Yes, once again I have blown my chance to write a special Bloomsday post about the “Scylla and Charybdis” episode of Ulysses, in which Stephen Dedalus presents a little lecture in the Irish National Library on his theory of the relation between Shakespeare’s biography and his works, and Leopold Bloom completely undercuts this solemn exposition by wandering around to check whether the classical sculptures of goddesses scattered throughout the library have anuses. Oh well, there’s always next year—and at the rate I’m going, though my reading of Shakespeare will long be finished, we will still be hashing over the results.
Truly, Joyce is Shakespeare’s only near competitor in the language as artificer. He knew it, and you should too. Listen if you can to the annual Symphony Space Bloomsday on Broadway reading from Ulysses live on WYNC New York, from 8 pm Eastern Daylight Time in the United States and Canada, or to recorded readings on WBAI, New York’s Pacifica radio station. (By the way, did you know that Stephen Colbert says one reason he moved to New York was to be able to see this annual event live? He’s since participated in it more than once. Do you still wonder why I love the guy?) And read the book, as I am urging you to read Shakespeare, receptively and with your whole humanity. Don’t listen to the more and more insistent drumbeat that insists that long books, like Ulysses or Moby-Dick or William Gaddis’s The Recognitions, are boring and demand too much attention. Remember that like Shakespeare, such books are above all (intentionally) funny. As with Shakespeare, if they don’t make you laugh you’re not doing it right.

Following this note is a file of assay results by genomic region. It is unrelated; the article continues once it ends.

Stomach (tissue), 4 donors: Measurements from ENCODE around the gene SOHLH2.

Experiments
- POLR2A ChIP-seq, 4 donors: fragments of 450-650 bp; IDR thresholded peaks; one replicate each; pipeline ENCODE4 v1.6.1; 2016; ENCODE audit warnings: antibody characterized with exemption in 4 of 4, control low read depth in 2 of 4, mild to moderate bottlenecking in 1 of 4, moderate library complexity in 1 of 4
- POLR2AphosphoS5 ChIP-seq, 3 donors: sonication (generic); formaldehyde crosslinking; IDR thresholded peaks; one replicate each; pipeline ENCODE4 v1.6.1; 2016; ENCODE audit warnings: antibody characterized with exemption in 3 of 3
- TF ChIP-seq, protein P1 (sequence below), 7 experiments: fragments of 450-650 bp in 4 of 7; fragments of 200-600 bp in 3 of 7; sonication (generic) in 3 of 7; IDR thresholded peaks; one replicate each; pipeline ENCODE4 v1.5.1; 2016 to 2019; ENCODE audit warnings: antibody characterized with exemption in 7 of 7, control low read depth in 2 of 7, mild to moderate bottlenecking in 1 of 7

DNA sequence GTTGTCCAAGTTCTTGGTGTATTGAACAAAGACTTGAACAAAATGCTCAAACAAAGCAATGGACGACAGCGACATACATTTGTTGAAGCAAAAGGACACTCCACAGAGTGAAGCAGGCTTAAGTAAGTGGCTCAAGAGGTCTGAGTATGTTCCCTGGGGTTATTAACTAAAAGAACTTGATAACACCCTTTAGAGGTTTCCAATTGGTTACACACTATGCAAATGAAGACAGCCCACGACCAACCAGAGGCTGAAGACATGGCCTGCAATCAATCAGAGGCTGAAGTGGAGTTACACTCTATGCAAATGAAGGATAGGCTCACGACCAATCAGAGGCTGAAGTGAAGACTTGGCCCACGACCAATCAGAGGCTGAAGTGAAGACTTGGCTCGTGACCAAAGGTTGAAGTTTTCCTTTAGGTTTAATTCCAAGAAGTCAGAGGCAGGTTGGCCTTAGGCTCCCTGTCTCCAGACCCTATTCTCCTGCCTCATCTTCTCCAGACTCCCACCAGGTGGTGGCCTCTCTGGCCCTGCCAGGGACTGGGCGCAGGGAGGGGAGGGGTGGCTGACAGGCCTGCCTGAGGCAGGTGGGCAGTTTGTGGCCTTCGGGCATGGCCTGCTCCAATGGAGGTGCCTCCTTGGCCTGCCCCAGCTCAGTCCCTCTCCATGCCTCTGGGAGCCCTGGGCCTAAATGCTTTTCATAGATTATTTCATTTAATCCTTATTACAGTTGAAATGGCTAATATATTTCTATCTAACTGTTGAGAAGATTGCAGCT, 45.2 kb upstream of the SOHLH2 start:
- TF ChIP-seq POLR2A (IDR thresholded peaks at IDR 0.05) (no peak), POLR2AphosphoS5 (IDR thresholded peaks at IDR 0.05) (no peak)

The Internet, some say, is making us stupid. But some of us don’t need the help. I don’t mean people who don’t like Ulysses, or think they don’t. Apart from tastes differing, most people aren’t introduced to it properly—again like Shakespeare. (A pause to thank Phil Church, my teacher at Kenyon College who gave me the properest introduction to Joyce anybody could have asked for.) I have no problem with them. I do have a problem with people who think that flaunting their cultural ignorance is a badge of cool. Guess what: it wasn’t Clay Shirky who coined the phrase “Here Comes Everybody.”
Anyway, Happy Bloomsday, and there will be another post on Mercutio soon, I promise.